Although most Republicans are pretty dismal when it comes to issues related to downsizing government and cutting spending, they are good on taxes, right?
Republican Mike Enzi (Wyoming), along with 4 other Republicans has introduced a bill that would create the most unfair, cumbersome, and anti-growth tax which would ultimately lead to creation of a national sales tax. S.1832, which is Orwellian named the Marketplace Fairness Act, would force E-Commerce websites to collect sales taxes from customers pursuant to the tax laws of the state of the purchaser. In an effort to rectify the supposed unfair tax treatment of online stores as opposed to brick and mortar stores, this bill opens up a large can of worms and creates bigger problems.
Jim DeMint, writing in the Wall Street Journal, blows the lid of this ruse.
The Marketplace Fairness Act recently introduced in the Senate would require online retailers to collect and pay sales taxes to states where they have no physical presence or democratic recourse. Overstock.com, eBay and the like could have to pay sales taxes to any state from which an Internet user placed an order, even if the company’s headquarters, warehouses and sales staff are located entirely in other states.
Such online sales tax proposals are taxation without representation. The proposed federal law tells businesses that there is no escape from the clutches of tax-hungry politicians. That concept is antithetical to our federalist system, which promotes competition among our states for the best economic policies.
The burden on Internet entrepreneurs could be staggering. There are already nearly 10,000 state, local and municipal tax jurisdictions to navigate nationwide.
Just complying with a single state’s tax laws costs small businesses disproportionately more than larger firms that can afford accounting and technology teams to help them work through these arcane laws. A 2006 PricewaterhouseCoopers study found that tax-compliance costs for small businesses (those having $1 million to $10 million in annual sales) are nearly 2.5 times greater than those of larger firms. For businesses under $1 million in sales, those costs explode to 16 cents on every dollar of revenue.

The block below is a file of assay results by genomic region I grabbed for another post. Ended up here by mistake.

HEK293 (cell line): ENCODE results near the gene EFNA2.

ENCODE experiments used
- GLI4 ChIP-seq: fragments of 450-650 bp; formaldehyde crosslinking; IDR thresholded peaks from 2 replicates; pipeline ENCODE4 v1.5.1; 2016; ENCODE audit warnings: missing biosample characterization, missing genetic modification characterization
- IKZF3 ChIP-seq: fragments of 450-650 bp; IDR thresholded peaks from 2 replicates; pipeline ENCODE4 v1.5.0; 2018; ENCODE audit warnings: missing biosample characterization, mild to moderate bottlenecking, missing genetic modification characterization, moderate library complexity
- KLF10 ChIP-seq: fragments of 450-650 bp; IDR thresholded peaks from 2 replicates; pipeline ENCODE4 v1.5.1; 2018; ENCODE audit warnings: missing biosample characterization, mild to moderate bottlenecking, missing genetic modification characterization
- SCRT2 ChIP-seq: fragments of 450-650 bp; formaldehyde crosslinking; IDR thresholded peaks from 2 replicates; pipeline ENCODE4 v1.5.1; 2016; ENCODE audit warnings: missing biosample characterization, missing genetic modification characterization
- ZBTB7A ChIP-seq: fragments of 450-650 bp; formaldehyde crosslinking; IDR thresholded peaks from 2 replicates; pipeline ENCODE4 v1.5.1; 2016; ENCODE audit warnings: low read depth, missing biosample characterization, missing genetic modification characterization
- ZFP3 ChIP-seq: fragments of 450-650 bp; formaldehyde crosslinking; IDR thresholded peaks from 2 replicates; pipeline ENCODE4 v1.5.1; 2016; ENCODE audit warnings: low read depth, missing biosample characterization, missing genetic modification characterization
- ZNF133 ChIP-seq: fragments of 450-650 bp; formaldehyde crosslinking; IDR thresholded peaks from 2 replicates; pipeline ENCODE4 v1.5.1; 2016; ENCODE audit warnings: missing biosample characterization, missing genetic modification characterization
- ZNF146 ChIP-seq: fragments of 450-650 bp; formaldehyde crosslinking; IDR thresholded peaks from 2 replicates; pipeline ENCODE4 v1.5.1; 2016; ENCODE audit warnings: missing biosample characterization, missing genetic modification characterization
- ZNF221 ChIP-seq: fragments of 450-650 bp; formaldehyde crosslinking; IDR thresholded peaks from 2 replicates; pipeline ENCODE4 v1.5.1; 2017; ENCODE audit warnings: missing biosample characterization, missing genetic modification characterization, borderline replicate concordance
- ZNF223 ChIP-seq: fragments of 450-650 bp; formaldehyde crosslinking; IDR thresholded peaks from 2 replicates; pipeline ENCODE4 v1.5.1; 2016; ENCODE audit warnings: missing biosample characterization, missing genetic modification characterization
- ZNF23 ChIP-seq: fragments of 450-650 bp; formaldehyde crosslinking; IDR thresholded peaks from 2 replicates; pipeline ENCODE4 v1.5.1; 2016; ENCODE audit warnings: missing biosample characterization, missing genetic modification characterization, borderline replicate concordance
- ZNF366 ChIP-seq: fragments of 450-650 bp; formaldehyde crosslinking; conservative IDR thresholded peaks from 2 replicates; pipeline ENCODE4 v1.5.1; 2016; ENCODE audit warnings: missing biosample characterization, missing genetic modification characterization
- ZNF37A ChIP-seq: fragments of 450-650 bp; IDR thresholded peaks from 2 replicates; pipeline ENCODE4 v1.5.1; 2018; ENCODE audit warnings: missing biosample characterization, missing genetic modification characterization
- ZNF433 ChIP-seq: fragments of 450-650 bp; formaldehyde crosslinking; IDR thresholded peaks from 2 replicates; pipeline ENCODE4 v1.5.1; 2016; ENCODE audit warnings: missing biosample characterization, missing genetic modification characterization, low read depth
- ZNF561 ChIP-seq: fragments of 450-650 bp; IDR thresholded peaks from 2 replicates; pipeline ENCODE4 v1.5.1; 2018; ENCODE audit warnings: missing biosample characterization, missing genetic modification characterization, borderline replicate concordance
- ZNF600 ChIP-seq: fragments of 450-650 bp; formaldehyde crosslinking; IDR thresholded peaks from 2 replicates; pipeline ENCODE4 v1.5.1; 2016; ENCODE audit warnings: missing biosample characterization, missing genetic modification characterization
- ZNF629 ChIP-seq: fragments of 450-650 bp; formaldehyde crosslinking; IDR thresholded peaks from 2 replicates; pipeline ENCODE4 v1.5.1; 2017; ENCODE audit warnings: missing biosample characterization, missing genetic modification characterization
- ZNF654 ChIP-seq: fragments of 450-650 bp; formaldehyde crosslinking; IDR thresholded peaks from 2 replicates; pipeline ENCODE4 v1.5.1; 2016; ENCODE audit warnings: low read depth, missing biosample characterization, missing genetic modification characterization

And woe to online sellers if they have a dispute with one of the many states that will be unleashed to tax them. A small business owner in South Carolina could face simultaneous audits from California, New Jersey and Hawaii, with no political recourse.
Who would want to do business in this environment? That’s a problem that the Senate bill’s authors implicitly acknowledge, since they included an exemption for companies with less than $500,000 in annual sales. But that is a very low threshold to cross. Businesses will be discouraged from growing, encouraged to locate overseas, or even regulated out of business.
Will Lead to a National Sales Tax
At its core, this is a nationally mandated Internet sales tax on businesses. Once a single state demands these sales tax collections under the new law, businesses in every other state would be forced to comply with that state’s tax laws. Dozens of states are eagerly waiting to raise those taxes, as soon as Washington opens the floodgates. […]
Nor would these new Internet taxes satisfy tax-hungry politicians. Already Maryland Gov. Martin O’Malley, a Democrat, has called for a 6% tax on all downloads—music, movies, e-books and more—from vendors like iTunes. It probably wouldn’t be long before the burdens of complying with myriad state sales tax laws led to talk of a streamlined national sales tax to replace it, with Washington taking a cut and destroying our nation’s healthy tradition of state tax competition.
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